April 26, 2005
4th Circuit speaks again on plain error
Today in US v. White, No. 04-4349 (4th Cir. Apr. 26, 2005) (available here), Judge Wilkins (author of the Fourth Circuit's Hughes plain-error opinions here and here) shares more widsom on Booker plain error.
Interestingly, in White, Judge Wilkins stresses that the defendant did not claim his Sixth Amendment rights were violated (as did Hughes), but only asserted error based on sentencing under a mandatory regime. For this kind of case, Judge Wilkins in White puts the Fourth Circuit in the plain-error camp of the 1st, 5th, 10th and 11th Circuits by requiring defendants to prove prejudice to secure resentencing (and, in the case at hand, the Fourth Circuit ultimately holds that White failed to carry "his burden of demonstrating that [Booker] error affected his substantial rights"). Judge Wilkins in White has a lot to say about establishing prejudice and structural error on the way to the conclusion that "the error of sentencing White under a mandatory guidelines regime does not warrant a presumption of prejudice, nor is it structural."
Judge Duncan, dissenting on the sentencing analysis, has this to say about the Fourth Circuit's new distinction between Booker pipeline cases with and without assertions of Sixth Amendment error:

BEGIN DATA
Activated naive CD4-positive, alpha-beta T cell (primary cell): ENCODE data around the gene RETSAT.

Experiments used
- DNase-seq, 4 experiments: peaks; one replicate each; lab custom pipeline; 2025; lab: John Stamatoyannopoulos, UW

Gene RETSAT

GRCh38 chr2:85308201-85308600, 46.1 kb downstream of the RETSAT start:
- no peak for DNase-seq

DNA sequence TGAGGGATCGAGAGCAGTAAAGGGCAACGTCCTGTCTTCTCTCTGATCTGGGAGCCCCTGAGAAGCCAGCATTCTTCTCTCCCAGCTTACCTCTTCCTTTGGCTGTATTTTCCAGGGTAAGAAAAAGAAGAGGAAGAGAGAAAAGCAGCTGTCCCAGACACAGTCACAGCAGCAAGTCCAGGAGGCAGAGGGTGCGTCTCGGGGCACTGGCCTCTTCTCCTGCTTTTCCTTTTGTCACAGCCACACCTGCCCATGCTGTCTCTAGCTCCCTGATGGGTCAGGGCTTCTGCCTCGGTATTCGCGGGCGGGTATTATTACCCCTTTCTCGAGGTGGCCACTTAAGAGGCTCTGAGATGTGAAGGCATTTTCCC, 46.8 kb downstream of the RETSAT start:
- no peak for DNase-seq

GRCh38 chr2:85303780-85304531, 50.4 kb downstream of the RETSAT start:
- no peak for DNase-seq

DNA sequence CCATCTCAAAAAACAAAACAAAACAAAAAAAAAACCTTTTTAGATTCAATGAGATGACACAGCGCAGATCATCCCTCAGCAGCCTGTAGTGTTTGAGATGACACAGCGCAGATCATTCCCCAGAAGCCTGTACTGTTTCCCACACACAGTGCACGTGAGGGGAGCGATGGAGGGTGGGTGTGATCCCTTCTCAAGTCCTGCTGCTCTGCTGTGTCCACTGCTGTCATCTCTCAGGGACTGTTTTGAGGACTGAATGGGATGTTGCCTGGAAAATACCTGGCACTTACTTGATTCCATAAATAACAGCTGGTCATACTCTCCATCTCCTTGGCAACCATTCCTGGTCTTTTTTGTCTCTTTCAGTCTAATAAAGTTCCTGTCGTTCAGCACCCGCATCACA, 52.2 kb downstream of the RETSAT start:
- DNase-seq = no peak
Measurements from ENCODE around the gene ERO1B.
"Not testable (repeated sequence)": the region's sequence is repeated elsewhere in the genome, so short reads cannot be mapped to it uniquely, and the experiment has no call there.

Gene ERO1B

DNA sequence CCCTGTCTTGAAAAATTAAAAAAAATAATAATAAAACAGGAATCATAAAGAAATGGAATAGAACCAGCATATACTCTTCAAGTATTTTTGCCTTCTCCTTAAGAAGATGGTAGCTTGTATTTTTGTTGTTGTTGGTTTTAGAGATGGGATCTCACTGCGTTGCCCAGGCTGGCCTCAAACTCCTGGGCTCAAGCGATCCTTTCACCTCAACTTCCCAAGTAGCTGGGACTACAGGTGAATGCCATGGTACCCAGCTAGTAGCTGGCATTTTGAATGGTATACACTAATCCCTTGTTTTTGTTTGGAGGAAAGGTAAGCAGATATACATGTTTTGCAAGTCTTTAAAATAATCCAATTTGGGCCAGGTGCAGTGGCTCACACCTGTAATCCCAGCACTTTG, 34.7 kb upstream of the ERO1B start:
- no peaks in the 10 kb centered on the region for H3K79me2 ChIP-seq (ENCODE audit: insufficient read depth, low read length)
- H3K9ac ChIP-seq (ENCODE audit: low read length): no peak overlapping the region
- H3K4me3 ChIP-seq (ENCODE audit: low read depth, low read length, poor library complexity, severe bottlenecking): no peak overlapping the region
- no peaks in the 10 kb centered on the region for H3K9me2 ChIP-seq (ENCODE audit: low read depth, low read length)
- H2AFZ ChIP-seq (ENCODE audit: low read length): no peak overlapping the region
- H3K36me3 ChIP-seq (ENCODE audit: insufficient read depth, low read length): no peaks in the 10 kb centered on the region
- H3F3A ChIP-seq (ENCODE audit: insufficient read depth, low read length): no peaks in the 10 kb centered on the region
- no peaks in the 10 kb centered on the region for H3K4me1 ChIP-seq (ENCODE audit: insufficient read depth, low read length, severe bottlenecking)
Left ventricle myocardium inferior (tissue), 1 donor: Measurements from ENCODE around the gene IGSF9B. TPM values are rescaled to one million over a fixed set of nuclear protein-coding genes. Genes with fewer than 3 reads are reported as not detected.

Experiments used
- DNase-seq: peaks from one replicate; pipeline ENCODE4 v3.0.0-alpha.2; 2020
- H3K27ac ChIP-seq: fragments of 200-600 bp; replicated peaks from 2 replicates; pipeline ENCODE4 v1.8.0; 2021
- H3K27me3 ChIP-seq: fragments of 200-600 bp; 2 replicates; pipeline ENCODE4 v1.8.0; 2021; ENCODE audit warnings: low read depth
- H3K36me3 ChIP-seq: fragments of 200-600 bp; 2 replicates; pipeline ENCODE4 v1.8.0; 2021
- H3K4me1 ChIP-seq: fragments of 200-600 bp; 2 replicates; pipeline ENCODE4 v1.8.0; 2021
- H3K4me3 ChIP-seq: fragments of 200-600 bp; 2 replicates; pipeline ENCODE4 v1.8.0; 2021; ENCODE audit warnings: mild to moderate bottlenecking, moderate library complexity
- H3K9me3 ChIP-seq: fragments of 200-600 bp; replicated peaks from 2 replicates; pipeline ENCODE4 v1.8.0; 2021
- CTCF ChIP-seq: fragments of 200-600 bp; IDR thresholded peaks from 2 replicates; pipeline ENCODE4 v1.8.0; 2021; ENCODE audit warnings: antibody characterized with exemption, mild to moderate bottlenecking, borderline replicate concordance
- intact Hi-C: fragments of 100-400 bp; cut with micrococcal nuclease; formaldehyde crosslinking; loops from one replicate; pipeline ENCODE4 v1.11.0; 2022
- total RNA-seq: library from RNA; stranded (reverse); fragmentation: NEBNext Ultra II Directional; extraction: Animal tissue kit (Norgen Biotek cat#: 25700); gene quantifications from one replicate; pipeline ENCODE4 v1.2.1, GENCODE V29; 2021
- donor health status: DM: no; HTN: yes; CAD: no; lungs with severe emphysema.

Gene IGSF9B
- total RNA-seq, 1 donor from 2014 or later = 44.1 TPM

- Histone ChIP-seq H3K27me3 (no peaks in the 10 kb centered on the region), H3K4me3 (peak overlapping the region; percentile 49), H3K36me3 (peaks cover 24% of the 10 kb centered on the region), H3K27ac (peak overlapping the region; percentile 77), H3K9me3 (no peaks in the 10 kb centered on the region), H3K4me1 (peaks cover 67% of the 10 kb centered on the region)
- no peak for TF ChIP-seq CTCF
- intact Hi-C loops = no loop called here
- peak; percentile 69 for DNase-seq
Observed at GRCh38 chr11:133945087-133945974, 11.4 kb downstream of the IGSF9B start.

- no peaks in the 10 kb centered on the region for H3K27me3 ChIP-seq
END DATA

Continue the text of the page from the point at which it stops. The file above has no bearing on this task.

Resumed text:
I am troubled by the majority's reliance on a distinction between the two manifestations of error discussed in Booker which the Supreme Court ultimately does not accept. Because I believe that the Remedial Opinion in Booker does not recognize that distinction, and the majority opinion fails to clearly articulate another, I respectfully dissent from Part III....
Following Booker, this court has decided that one segment of the total class of defendants authorized to seek resentencing can meet the stringent requirements of showing plain error and are therefore entitled to resentencing.... Although the error initially presented in Booker arose under the Sixth Amendment, the remedy provided was both broader and crafted to address its condition precedent — the mandatory character of the Guidelines. The distinction the majority creates here in my view fails to adequately reflect or address that underlying error, or the fact that Booker creates one class of defendants going forward. Because of that, I am unable to accept the majority's rationale for treating White's claim differently from Hughes's. Because Hughes concluded that one group of defendants sentenced under the now invalid § 3553(b)(1) must be resentenced, and I am unpersuaded by the majority's basis for distinguishing the remaining defendants, I am compelled to conclude that the latter subset, including White, must be remanded for resentencing as well.
April 26, 2005 at 04:37 PM | Permalink
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